domestic and abroad. The success of this approach is undoubtedly linked to this nation’s most incredible asset—its remarkably diverse citizenry. The U.S. demographic landscape is rapidly shifting, and our public service institutions must be postured to deliberately attract and inspire participation across the spectrum of backgrounds and cultures. I believe that a national campaign for voluntary public, national or military service would benefit our whole society as it serves the greater good and helps a new generation better understand the workings of government while engaging in the forward progress of our nation (Brown, 2020, p. 56).
A brief overview of the demographics and characteristics of the U.S. Armed Forces is presented below. The U.S. Department of Defense (DoD) is the nation’s and world’s largest employer1 with total personnel around 3 million; this includes active duty, reserve, and civilian personnel across all six branches of the U.S. military2 and other DoD agencies (e.g., the Defense Intelligence Agency). DoD active duty members are the largest percentage of the military (38.6%), compared to 29.8 percent ready reserve members and 25.3 percent DoD civilian personnel (DoD, 2018).
Of the active duty populations across the military, the Air Force is the third largest with 321,618 members as of FY2018. Comparatively, the Army is the largest (471,990 members), followed by the Navy (325,395 members) and the Marine Corps (185,415 members).3 The size of the Air Force, and all the Services, is determined by Congress who annually sets authorized endstrength4 numbers for each branch. To meet the authorized endstrength numbers, retention and attrition are balanced with accessions (USD P&R, 2019). Figure C-2 shows the total active component (AC) endstrength for each service from 1973 to 2018.
1 See assessments by U.S. government at https://www.performance.gov/defense/ and the World Economic Forum at https://www.weforum.org/agenda/2015/06/worlds-10-biggestemployers/. For current employment numbers, see https://www.dmdc.osd.mil/appj/dwp/dwp_reports.jsp.
2 The six branches of the U.S. military are the Air Force, Army, Coast Guard (peacetime operations under the Department of Homeland Security; wartime operations under the Department of the Navy), Marine Corps (a component of the U.S. Navy), Navy, and Space Force (a component of the U.S. Air Force).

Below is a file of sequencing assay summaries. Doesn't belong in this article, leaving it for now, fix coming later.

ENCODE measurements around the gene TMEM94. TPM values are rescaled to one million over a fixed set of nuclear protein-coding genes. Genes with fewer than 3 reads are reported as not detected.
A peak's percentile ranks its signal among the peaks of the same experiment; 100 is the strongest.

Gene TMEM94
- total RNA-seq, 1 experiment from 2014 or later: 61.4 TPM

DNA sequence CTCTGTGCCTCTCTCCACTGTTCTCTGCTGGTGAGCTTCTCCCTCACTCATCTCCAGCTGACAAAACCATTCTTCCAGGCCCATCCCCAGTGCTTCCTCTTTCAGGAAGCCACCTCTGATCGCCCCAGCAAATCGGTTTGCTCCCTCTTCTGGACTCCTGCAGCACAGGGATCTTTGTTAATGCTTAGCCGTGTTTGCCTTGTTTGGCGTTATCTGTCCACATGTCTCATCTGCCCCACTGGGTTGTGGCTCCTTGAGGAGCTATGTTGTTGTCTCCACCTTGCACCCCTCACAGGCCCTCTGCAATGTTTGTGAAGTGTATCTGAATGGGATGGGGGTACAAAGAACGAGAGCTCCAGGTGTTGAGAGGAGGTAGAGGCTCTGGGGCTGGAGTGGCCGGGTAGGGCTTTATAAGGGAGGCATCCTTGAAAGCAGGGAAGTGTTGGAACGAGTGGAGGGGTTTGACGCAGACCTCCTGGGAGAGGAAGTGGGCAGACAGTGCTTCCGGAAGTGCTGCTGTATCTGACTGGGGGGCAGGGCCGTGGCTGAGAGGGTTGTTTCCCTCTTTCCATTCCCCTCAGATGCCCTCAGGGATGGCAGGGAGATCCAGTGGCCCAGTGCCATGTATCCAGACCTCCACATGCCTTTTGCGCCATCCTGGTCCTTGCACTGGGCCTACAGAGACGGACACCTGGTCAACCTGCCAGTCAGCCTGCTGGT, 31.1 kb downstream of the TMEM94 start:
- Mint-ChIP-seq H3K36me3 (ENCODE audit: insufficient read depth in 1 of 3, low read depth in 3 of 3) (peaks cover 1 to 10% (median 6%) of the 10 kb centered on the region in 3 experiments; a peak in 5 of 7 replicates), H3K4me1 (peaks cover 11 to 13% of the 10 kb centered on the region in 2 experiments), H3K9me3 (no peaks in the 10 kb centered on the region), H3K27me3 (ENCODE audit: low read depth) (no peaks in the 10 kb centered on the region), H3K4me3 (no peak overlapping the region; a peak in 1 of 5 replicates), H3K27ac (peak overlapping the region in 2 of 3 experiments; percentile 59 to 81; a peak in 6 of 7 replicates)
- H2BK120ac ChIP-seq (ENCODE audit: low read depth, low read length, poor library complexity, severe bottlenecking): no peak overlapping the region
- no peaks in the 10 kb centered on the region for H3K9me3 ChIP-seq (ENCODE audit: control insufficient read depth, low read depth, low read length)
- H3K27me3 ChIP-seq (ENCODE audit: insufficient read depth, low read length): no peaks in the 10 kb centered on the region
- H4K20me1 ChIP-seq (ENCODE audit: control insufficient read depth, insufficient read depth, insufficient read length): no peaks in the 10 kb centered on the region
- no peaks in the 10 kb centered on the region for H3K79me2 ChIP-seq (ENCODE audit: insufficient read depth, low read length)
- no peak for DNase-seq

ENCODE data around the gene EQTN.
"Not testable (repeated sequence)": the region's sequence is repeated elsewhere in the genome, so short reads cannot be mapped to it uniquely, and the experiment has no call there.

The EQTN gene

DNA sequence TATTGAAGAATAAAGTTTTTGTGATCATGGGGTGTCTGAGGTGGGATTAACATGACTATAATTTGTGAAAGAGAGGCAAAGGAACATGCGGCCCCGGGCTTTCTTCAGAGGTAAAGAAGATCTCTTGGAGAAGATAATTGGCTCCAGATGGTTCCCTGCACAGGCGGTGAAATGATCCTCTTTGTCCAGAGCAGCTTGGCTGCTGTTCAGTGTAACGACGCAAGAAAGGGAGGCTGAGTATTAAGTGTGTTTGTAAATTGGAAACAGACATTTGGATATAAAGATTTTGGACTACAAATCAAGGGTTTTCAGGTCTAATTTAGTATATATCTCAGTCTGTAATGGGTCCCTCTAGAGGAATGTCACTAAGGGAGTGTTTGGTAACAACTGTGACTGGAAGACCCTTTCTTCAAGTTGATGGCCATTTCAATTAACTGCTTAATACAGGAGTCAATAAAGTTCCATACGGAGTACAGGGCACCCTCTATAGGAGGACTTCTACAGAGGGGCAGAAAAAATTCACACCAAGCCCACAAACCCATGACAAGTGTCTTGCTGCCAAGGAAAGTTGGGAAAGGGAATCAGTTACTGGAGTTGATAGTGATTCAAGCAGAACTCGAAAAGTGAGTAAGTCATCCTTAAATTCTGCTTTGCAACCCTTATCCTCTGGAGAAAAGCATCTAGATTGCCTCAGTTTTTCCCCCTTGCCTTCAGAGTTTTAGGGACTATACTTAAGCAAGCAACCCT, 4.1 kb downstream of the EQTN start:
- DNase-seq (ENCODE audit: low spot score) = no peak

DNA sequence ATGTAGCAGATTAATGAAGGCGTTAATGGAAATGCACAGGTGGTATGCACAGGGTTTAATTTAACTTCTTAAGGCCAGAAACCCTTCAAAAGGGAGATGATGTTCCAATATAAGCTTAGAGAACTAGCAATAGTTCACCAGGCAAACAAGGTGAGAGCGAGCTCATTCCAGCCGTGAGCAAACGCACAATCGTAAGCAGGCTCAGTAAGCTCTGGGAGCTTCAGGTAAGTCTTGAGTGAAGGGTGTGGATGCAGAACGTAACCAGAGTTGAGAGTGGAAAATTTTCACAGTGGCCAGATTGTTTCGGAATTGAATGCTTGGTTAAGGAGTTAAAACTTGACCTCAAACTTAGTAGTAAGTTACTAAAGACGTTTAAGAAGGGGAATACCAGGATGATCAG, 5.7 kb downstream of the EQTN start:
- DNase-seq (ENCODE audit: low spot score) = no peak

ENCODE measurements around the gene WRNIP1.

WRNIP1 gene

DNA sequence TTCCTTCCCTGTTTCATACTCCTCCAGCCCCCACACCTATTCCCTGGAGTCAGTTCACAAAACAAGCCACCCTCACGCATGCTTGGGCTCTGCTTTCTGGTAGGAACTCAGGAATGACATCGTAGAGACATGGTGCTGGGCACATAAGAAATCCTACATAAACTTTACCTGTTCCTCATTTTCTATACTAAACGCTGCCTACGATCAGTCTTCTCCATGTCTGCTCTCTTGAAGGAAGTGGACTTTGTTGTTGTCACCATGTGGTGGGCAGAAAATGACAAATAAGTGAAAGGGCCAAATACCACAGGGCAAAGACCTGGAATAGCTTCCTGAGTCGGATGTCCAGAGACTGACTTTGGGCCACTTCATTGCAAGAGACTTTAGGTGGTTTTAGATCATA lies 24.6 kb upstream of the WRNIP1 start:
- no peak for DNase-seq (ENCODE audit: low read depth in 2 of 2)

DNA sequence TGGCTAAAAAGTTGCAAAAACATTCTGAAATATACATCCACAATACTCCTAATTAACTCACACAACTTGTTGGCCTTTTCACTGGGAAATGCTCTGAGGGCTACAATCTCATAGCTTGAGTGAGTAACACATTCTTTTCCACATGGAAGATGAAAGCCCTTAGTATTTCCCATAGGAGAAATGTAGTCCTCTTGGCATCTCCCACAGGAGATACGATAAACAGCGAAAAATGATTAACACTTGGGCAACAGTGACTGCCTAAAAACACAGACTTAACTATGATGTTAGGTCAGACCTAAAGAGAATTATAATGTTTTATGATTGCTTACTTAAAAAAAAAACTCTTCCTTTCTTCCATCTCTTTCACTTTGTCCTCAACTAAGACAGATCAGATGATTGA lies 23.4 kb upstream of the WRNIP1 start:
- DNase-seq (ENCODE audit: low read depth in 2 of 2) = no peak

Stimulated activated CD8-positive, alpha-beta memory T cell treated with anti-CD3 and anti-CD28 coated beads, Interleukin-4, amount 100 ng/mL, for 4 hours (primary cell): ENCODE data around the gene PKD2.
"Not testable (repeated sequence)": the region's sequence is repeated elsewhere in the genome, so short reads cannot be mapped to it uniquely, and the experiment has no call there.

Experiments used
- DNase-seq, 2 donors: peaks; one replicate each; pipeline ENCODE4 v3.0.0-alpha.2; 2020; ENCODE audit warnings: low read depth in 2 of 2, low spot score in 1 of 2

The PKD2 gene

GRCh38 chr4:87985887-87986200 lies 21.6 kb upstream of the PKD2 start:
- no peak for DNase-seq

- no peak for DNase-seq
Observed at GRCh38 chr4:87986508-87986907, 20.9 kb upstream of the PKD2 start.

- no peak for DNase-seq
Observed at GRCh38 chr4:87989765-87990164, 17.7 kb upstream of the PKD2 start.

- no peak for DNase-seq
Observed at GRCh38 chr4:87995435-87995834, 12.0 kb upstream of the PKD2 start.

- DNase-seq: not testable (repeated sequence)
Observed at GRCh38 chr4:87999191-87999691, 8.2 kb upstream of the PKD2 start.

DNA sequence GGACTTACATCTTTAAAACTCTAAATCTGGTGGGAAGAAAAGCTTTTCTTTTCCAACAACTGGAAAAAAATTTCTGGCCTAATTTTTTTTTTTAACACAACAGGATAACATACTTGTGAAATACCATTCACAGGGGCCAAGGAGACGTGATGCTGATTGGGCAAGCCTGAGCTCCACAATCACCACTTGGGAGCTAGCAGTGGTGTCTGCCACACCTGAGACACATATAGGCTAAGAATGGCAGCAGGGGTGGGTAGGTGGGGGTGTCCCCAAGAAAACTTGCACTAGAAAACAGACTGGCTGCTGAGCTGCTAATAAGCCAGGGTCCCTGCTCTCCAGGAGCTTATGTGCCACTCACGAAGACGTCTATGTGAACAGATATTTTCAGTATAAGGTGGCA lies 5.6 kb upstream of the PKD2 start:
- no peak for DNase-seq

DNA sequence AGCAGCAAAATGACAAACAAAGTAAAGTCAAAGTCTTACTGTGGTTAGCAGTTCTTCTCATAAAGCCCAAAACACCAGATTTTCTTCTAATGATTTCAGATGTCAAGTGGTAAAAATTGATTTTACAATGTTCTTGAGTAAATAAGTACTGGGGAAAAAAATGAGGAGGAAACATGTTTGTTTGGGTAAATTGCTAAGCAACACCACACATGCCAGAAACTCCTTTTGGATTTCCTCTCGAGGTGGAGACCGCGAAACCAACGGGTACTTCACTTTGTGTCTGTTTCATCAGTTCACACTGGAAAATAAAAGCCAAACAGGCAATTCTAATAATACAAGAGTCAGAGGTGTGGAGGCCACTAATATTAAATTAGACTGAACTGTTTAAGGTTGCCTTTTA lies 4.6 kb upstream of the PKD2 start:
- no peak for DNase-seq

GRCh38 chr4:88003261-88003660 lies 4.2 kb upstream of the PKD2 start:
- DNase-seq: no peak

3 The U.S. Space Force will be staffed through a combination of personnel transferred from other branches and new hires, as outlined in the FY2021 Defense Budget. Its FY2021 endstrength is expected to be approximately 10,000. See the Defense Budget Overview for additional details at: https://comptroller.defense.gov/Portals/45/Documents/defbudget/fy2021/fy2021_Budget_Request_Overview_Book.pdf.
4 Endstrength is defined as “the maximum number of servicemembers allowed” and for each fiscal year, actual endstrength numbers may not match authorized endstrength numbers since actual endstrength reflects the number currently in service (USD P&R, 2019).
Across all U.S. military branches, 82.3 percent of those on active duty are enlisted personnel while 17.7 percent are officers. Overall this means there is an average of 1 officer for every 4.6 enlisted personnel across the U.S. military. By service branch, however, the Air Force and Army are lower than the average with a ratio of 4.1 to 1, while the Marine Corps’ ratio is 7.7 to 1 (DoD, 2018).
The total number of applicants and non-prior service accessions into the military have decreased overall. From FY1981 to FY2017, the percentage of enlisted applicants accessed increased from 38 percent to 66 percent. In large part, this reflects the declining numbers of applicants, which results in a larger percentage of applicants accessed (see Figure C-3).